10 Othman Benjelloun (81) worth $2,800 million - He is a Moroccan businessman who made his money from banking, insurance, telecom and through inheritance. His father was a large shareholder in an insurance company that Othman took over in 1988 transforming it into banking enterprise the BMCE Bank, which now operates in at least 15 countries. However, his largest asset is RMA Watanya, an insurer.
9 Mohammed Mansour (65) worth $3,100m – This self-made millionaire is based in Cairo, Egypt, and together with two brothers runs Mansour Group’s Caterpillar tractor and equipment sales in eight African countries and Russia. He was born into one of the most prominent business families in Alexandria and gained an engineering degree from North Carolina State University in 1968.
8 Issad Rebrab (70) worth $3,200m – He is an Algerian entrepreneur and CEO of CEVITAL industrial group which is the biggest private company in Algeria employing thousands in four main sectors: steel industry, food, agribusiness and electronics. His first step to becoming one of Africa’s richest people was buying shares in metallurgical construction company Sotecom.
7 Isabel dos Santos (40) worth $3,500m – The richest woman in Africa and its first female billionaire is the daughter of long-time Angolan President Jose Eduardo dos Santos. She has interests in a variety of businesses including telecommunications, media, retail finance and the energy industry both in Angola and Portugal. In an interview she was reported as saying the future of telecommunications in Africa focuses mainly on connectivity.
6 Christoffel Wiese (72) $3,800 – This South African retail magnate owns one of the country’s most successful food chains Shoprite, which has stores in 17 African countries. He also owns Pepkor a clothing company that operates different discount fashion brands. He attended Stellenbosh University and is married with three children.
5 Mike Adengua (60) worth $4,600m – Nigerian business tycoon, Adengua made his fortune in both oil and telecommunications and is largely regarded as one of the richest black people in the world. His company Globacom controls Nigeria’s second largest telecom operator and he also owns a stake in Equatorial Trust Bank and oil exploration company Conoil. He is the second wealthiest Nigerian behind Aliko Dangote.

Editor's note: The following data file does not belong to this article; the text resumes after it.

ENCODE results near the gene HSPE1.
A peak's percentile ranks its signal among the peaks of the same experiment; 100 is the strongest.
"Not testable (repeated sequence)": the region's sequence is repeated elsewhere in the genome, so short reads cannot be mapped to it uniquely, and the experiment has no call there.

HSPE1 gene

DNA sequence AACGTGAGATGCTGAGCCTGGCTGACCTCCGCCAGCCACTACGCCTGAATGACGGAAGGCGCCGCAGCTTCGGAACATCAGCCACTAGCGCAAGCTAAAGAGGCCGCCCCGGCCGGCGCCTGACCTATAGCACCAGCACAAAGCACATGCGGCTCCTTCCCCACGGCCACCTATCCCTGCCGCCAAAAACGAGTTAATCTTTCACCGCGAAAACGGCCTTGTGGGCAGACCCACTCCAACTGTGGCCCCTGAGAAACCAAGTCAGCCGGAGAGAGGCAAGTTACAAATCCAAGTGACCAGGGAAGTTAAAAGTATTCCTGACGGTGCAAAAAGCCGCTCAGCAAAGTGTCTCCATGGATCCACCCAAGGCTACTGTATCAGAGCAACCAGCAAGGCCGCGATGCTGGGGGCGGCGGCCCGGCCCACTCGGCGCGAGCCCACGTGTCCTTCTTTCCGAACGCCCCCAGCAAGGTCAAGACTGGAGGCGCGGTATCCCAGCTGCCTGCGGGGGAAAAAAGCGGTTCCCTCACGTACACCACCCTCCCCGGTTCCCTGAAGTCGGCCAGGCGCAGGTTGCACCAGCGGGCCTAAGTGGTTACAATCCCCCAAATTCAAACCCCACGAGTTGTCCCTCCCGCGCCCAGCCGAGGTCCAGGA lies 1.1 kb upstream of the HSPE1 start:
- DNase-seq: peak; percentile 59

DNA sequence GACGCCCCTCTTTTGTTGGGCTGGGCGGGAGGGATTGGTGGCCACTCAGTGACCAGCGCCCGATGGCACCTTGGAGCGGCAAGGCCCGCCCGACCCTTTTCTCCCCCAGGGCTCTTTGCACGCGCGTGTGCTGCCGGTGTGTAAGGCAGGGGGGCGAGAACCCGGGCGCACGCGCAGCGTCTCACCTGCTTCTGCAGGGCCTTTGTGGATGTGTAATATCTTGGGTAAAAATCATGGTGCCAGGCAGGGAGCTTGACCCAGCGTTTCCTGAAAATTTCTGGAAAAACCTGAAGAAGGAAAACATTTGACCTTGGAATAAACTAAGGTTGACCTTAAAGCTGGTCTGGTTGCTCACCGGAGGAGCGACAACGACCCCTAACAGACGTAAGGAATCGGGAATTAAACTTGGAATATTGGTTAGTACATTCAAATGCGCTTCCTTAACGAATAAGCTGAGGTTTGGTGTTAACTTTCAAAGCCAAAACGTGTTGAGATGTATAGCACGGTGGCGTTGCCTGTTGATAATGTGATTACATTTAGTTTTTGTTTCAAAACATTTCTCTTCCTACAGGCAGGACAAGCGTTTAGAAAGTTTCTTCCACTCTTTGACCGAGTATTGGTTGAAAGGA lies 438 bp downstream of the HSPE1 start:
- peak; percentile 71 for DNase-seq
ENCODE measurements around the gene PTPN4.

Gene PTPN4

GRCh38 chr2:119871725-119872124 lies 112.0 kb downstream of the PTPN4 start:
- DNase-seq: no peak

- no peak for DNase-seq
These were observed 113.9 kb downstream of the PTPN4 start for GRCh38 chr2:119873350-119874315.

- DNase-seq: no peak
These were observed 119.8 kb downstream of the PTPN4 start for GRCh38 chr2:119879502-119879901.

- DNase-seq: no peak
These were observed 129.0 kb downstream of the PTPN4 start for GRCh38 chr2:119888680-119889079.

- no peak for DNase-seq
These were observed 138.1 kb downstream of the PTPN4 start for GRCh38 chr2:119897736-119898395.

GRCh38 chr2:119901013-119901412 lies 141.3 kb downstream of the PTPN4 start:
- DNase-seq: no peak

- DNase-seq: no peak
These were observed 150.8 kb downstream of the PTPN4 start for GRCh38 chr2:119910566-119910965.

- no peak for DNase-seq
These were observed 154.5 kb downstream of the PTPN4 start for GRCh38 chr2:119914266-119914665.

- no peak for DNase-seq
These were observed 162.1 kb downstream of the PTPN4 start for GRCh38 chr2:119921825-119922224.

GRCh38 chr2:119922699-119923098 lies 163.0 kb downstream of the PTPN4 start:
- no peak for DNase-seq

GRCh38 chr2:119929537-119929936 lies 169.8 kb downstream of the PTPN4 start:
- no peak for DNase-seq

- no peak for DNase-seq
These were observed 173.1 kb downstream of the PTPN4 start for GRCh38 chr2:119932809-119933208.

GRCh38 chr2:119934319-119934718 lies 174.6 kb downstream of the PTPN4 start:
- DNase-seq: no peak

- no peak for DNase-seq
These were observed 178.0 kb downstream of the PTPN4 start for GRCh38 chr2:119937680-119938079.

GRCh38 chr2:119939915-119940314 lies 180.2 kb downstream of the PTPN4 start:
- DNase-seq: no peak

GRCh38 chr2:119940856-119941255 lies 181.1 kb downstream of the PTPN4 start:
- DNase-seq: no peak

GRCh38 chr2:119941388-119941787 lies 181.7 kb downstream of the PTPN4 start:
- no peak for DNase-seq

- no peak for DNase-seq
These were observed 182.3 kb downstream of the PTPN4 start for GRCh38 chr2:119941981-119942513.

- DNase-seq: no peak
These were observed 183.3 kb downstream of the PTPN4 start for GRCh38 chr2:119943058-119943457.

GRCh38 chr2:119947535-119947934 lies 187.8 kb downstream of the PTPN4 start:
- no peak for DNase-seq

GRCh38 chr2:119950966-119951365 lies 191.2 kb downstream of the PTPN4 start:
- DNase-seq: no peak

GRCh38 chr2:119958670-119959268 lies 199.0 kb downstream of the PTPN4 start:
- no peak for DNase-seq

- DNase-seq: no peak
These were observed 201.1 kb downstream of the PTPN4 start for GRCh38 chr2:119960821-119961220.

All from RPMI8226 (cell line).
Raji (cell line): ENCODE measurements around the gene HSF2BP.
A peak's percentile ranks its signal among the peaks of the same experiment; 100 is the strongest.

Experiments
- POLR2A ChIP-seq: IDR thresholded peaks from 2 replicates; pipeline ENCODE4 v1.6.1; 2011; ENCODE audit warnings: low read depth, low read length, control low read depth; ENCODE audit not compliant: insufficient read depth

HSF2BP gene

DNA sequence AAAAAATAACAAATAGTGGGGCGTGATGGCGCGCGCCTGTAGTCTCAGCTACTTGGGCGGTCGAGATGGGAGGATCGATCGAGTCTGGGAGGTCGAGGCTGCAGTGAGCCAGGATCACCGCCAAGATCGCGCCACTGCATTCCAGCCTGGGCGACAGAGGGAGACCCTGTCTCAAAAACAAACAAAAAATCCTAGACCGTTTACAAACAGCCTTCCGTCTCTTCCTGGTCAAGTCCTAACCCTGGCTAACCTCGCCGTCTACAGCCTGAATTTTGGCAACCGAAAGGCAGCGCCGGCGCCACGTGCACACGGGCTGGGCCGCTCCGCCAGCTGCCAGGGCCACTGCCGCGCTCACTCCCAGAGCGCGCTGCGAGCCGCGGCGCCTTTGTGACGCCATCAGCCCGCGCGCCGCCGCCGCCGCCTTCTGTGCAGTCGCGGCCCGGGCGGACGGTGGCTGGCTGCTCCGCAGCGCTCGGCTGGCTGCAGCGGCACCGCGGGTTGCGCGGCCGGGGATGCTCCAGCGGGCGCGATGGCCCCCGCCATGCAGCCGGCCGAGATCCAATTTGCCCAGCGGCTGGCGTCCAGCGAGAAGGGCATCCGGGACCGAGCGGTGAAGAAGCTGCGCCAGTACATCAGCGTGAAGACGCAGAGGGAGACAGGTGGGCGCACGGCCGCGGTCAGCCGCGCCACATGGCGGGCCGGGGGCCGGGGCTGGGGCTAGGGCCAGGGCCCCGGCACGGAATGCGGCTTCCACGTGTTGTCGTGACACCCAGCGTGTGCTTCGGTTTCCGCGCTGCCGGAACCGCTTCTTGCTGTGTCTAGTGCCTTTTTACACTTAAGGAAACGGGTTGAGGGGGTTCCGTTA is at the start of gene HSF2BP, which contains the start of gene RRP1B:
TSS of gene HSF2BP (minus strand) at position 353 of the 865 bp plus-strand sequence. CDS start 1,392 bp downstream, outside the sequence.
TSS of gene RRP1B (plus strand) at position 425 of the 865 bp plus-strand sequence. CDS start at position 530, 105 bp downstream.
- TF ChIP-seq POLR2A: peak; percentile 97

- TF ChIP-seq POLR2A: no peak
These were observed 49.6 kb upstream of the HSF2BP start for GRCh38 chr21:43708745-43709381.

4 Nassef Sawiris (52), $5,900 – Based in Cairo, Egypt, he is the CEO of Orascom Construction Industries. He is the youngest of three sons of Onsi Sawiris, the other two being Naguib and Samih. The business founded by his father is Egypt’s most publicly traded company. He is also a member of NASDAQ Dubai and currently sits on the boards of Besix in Belgium and NNS Holding in Luxembourg.
3 Nicky Oppenheimer (68) worth $6,600 million – is a South African businessman and the chairman of the De Beers diamond mining company and its subsidiary the Diamond Trading Company. In November 2011, the Oppenheimer family sold the entirety of their 40 percent stake in De Beers to Anglo American. He also jointly runs a venture capital firm, Green and Partner Investments, which has funded a diversity of projects within South Africa and Africa.
2 Johann Rupert (63) worth $7,900m – In 2010 he was voted South Africa’s most admired Business Leader, although he rarely gives interviews and shuns public events. He is the eldest son of business tycoon Anton Rupert and chairman of the Swiss-based luxury goods company Richemont as well as the South Africa-based company Remgro. He is also CEO of Compagnie Financiere Richemont.
1 Aliko Dangote (56) worth $20,800 million – Chairman of Dangote Cement, this self-made millionaire continues to hold on to the top slot with aggressive plans to develop and grow his business interests.
He is looking to build new plants in Kenya and Niger and recently said he would build a $9 billion oil refinery and petrochemical complex in Nigeria. The Dangote Group started trading as a small firm in 1977 and today it is a multi-trillion naira conglomerate with many of its operations in Benin, Ghana, Nigeria and Togo.
In Nigeria today, the Dangote Group dominates the surger market and refinery business and is the main supplier to the country’s soft drinks companies. Dangote Group also owns salt factories and flour mills and has major investments in real estate, banking, transport, textiles, oil and gas employing more than 11,000 people.